“Ian had come in at that stage, Ian Meldrum, and Michael Barnett, who was managing me as well. And we heard it and all of us looked at each other and went, That’s the song and he [Young] went, What? You’re crazy! A solo artist couldn’t do this song. And we said, That’s the one we want. The way he played it is vastly different to what Ian Meldrum envisaged and achieved.”
Molly and Russell in more recent times. Photo:
In the same interview, Morris reveals that Young’s rendition was actually a bit too close for comfort to Status Quo’s “Pictures of Matchstick Men,” so Molly’s reimagining of the track probably prevented some nasty legal wrangling.
“Ian changed it and said, Right, we’re going to do it like ‘Hurdy Gurdy Man’ meets ‘I Am the Walrus.’ John was banned from the studio for that reason.”

In the studio

Produced in Armstrong’s studio in South Melbourne over several months, the song involved a cast of thousands. Members of The Groop formed the main backing band; John Farrar (lead guitarist of The Strangers) did the arrangement; and a session singer called Maureen Elkner sang backing vox. Then there was that haunting acoustic guitar part, apparently one of the last pieces of the puzzle to be added…

Says Molly (in the same interview):

“I wanted acoustic because I was a Cat Stevens fan. The opening with the acoustic guitar is a guy who used to be in The Zoot … Roger Hicks, who was a great guitarist. So it’s his intro and the rest, with Hitler and the bombs, is my part.”
And let's face it, without Hitler and the bombs, "The Real Thing" wouldn't be "The Real Thing"! After a deceptively beautiful start showcasing Hicks’s sweet guitar and Morris’s even sweeter voice, the song gains ever-more layers and trippy effects to reach a manic, mind-bending finale featuring Molly imitating Winston Churchill, Brian Cadd of The Groop reading instructions from the side of a tape box, the Hitler Youth choir, Hitler himself, atomic bombs exploding, and enough phasing to bring on spontaneous hallucinations. According to Molly:
“Because of the Small Faces with ‘Itchycoo Park’, I loved phasing, and so … we [worked] out a way we could do the phasing … connecting two studios and putting lines across. I wanted it to be world-class [with] some … of the different effects that had influenced me. So you’ve got the Donovan thing, and the Cat Stevens, you’ve got part of the psychedelia of the Beatles with the Magical Mystery Tour…”

But before any record label executives could hear the final product, Molly started freaking out about how they’d respond (after all, it was 6 minutes 20 seconds long, almost unthinkable for a single), grabbed the tapes from the studio and fled into the night. Russell Morris and recording engineer John Sayers eventually tracked him down in Albert Park.

Turns out Molly’s fears weren’t groundless: when the EMI/Columbia honchos heard the song, they were somewhat less than impressed. Without the label’s support promoting it, Morris and Meldrum saw no alternative than to hand-deliver their psychedelic epic to radio stations themselves. Their efforts paid off.

Top of the pops! The Go-Set Top 40, 31 May 1969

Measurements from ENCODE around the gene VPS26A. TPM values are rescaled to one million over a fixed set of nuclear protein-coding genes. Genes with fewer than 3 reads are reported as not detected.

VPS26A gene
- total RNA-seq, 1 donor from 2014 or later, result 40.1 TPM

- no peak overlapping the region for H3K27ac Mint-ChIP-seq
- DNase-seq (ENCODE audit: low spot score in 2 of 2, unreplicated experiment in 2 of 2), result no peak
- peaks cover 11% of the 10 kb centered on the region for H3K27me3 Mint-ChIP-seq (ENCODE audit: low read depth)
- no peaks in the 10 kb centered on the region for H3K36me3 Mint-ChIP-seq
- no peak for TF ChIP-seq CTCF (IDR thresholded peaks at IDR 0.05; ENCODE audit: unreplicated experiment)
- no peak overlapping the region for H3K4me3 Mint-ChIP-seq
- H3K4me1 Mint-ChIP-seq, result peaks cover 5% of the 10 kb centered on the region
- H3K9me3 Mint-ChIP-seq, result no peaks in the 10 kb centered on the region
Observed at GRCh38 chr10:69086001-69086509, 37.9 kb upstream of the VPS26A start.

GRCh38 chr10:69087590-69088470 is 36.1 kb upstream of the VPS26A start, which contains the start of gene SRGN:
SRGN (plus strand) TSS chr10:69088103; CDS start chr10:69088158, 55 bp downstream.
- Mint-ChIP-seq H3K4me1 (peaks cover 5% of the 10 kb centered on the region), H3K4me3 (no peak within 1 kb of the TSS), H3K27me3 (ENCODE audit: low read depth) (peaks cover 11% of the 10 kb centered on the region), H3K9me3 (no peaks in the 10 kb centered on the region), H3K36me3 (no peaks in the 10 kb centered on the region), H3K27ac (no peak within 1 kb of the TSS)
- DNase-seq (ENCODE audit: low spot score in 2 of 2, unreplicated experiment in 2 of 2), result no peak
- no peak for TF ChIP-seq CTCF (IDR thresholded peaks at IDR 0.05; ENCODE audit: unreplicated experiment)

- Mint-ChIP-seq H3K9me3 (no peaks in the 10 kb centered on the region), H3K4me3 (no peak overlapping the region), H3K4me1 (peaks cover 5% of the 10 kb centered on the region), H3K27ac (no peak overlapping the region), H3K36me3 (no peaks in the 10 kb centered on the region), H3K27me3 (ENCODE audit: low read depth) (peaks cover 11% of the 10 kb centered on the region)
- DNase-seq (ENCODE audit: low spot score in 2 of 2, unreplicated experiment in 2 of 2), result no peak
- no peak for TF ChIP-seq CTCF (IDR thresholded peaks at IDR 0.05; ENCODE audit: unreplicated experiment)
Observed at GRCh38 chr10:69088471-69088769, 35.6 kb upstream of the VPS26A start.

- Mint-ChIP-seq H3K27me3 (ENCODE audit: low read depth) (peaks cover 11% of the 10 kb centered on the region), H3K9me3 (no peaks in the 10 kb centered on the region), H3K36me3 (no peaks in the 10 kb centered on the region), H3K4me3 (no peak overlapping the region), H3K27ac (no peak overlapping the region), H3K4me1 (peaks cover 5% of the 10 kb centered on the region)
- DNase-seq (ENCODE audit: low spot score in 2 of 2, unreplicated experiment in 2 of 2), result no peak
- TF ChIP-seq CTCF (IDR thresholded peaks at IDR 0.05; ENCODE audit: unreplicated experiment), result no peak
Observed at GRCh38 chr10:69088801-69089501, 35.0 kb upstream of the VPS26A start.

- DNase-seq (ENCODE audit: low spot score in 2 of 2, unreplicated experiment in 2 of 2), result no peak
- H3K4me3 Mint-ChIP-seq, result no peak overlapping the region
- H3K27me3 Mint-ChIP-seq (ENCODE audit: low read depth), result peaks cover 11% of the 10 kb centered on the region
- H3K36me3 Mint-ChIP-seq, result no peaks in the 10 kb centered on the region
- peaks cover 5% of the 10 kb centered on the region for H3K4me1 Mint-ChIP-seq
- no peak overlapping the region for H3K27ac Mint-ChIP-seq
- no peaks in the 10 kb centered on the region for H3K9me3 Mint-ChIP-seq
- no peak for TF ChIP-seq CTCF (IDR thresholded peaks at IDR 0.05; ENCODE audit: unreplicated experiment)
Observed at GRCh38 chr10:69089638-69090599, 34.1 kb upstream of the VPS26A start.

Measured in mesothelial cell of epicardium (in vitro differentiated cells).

Not only was “The Real Thing” a number one hit in Australia, but it made the top of the charts in Chicago and New York. In 2001, it was voted fourteenth in APRA’s Top 30 Australian songs.

All together now: There’s a meaning there but the meaning there doesn’t really mean a thing….

Related post:
What would you give Molly for his birthday?

Friday, March 7, 2014

The golden Holden

One of my colleagues has a saying: “to whine like an EH diff.” As in “She whined like an EH diff when I told her she couldn’t play Justin Bieber in my house” or “He whines like an EH diff every time I ask him to do the dishes”. To be honest, I know bugger-all about differentials in general, much less whether EH diffs are especially noisy, but the expression is kinda cute — and leads me neatly into this post’s subject.

You got it in one: the EH Holden.

I may be a proud Morris owner, but that doesn’t mean I’m immune to the charms of a sexy old Holden. And with the impending closure of its Australian manufacturing operations, we need to take every opportunity we can to celebrate the Holden legacy. Ever since the first 48-125 (or FX) rolled off the production line at Fisherman’s Bend in 1948, it’s been part of the Australian motoring landscape.
Image: Aussie Automobilia

First released in August 1963, the EH went on to become Australia’s fastest-selling car ever, with more than 250,000 sold in just 18 months of production. Part of its appeal was its powerful ‘red engine’, a step up from the grey engine used in its predecessors. The red engine was super-reliable and high performing, which probably explains why there are still plenty of EHs on the roads today, 50-plus years later.

The EH was spacious, powerful enough to tow a caravan (a pursuit that was becoming more popular in the 1960s), and amazing value for money, providing more bang for its buck than any other comparable model on the market. ₤1051 a pop! Who's going to argue with that?

But let’s face it, a huge part of the EH’s appeal was — and remains — its sleek, stylin’ looks.

Image: NAA
From the Standard, Special, Premier and S4 Special (a very limited edition racing variation) sedans, to the Standard, Special and Premier station wagons, plus the panel van and ute versions, the EH is a bonafide eye-popper with its neat lines, long rear and squared rear guards.
An EH ute. Image: signag
GM Holden's Dandenong manufacturing plant, 1963. Image: Wolfgang Sievers

These days, driving through the streets of Melbourne, it's all-too easy to imagine there's some kind of sick SUV breeding program being carried out in secret, with the hideous offspring being covertly released onto our roads when we're not looking. 

Hard to believe that, 50 years ago, a scene such as the one below wasn't entirely inconceivable...
Related post: 
Then and now: Tram Town!